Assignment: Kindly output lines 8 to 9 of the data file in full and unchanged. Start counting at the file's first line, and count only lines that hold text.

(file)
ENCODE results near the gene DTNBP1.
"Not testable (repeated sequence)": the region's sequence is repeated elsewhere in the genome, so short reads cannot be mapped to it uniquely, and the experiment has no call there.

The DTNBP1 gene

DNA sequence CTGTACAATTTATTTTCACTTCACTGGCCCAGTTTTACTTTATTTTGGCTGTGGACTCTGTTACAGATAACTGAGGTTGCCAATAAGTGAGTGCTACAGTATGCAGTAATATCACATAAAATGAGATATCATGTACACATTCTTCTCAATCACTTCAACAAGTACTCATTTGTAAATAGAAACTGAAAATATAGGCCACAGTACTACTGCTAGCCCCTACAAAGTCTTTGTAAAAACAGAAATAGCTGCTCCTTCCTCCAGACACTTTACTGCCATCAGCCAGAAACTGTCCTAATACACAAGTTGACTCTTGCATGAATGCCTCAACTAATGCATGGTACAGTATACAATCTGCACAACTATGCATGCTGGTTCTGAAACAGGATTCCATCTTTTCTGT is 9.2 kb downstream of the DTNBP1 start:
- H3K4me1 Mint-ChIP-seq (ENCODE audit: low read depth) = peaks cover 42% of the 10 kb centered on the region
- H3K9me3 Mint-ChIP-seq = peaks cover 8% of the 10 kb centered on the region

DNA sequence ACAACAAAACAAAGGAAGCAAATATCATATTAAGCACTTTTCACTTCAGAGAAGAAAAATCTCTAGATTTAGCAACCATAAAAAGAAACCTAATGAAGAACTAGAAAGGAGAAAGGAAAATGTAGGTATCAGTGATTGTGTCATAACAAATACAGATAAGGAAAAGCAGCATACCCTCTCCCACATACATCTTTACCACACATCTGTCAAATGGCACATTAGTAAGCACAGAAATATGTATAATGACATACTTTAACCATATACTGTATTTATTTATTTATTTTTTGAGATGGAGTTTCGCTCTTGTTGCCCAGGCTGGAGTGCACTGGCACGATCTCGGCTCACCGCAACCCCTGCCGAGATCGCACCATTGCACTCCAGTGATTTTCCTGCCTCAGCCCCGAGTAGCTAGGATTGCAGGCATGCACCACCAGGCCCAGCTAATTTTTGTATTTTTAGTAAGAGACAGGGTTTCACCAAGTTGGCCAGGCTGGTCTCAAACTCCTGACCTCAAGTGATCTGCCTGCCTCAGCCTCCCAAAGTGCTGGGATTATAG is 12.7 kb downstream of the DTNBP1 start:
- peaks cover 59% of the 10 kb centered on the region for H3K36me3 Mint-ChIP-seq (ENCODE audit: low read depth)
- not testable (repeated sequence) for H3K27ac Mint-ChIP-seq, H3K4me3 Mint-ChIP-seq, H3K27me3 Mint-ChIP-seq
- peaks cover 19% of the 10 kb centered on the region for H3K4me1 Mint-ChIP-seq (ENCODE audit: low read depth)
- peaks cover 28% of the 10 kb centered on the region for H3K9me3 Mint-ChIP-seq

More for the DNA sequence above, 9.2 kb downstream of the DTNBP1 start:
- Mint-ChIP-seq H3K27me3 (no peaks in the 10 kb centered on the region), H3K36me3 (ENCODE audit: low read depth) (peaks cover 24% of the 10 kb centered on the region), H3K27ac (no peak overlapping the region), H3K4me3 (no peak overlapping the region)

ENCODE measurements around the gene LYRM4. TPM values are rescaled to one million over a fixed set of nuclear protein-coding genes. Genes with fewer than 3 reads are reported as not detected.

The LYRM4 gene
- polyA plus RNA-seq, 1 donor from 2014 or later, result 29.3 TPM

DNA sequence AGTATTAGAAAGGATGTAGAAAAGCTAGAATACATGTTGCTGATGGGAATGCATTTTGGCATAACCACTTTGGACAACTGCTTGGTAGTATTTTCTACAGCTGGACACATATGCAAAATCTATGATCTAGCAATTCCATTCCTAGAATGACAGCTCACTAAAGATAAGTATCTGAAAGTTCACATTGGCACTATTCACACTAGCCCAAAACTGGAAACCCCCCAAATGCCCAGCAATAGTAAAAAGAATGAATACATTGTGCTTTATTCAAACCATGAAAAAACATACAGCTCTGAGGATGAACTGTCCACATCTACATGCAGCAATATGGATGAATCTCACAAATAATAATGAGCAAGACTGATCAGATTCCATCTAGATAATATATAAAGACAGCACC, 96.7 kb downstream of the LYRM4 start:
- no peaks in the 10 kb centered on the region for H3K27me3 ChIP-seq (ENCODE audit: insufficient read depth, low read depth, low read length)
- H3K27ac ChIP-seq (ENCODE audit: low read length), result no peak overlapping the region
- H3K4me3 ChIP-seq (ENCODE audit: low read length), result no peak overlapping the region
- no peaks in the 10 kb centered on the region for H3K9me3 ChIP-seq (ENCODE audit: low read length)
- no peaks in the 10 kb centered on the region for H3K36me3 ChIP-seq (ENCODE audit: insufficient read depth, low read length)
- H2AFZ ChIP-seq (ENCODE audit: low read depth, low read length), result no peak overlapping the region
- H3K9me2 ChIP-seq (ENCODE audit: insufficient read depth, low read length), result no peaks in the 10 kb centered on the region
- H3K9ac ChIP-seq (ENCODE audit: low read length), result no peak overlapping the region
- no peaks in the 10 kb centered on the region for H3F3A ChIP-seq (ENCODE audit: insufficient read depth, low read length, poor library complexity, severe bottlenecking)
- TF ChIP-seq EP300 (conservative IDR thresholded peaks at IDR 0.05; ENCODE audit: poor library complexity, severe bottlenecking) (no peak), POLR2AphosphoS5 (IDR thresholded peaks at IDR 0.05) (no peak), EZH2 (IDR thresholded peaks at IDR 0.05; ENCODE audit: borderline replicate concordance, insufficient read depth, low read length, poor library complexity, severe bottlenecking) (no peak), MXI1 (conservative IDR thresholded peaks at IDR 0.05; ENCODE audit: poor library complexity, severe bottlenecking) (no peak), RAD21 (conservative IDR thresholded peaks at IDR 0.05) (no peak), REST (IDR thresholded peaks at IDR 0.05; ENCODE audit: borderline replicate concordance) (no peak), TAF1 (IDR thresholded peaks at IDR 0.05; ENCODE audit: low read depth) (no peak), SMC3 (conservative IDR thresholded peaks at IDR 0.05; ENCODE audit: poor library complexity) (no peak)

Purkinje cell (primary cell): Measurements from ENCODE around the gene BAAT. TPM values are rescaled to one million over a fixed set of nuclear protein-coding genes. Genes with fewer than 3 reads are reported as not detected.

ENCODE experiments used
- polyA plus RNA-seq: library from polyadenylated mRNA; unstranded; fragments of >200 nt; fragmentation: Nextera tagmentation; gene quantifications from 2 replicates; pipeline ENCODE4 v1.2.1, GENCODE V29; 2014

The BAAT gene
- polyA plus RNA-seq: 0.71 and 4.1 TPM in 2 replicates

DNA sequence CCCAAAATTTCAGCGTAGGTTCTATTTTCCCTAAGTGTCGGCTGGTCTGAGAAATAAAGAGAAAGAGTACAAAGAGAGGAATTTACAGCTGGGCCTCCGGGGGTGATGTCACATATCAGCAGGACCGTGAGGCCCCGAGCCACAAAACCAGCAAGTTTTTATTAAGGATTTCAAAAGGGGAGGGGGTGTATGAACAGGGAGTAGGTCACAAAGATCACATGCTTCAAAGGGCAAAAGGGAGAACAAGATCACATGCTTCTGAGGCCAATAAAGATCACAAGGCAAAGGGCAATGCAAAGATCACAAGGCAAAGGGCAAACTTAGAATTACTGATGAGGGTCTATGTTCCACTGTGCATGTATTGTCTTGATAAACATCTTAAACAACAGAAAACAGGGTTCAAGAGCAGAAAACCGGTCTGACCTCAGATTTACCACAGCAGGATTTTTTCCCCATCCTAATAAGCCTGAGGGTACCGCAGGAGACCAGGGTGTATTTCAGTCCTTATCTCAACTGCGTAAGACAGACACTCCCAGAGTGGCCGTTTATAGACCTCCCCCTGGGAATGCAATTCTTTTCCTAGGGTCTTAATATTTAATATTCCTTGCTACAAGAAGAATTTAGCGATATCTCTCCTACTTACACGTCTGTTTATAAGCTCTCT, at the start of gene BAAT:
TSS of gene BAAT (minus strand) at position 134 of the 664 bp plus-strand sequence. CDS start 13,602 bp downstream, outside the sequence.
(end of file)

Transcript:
- peaks cover 59% of the 10 kb centered on the region for H3K36me3 Mint-ChIP-seq (ENCODE audit: low read depth)
- not testable (repeated sequence) for H3K27ac Mint-ChIP-seq, H3K4me3 Mint-ChIP-seq, H3K27me3 Mint-ChIP-seq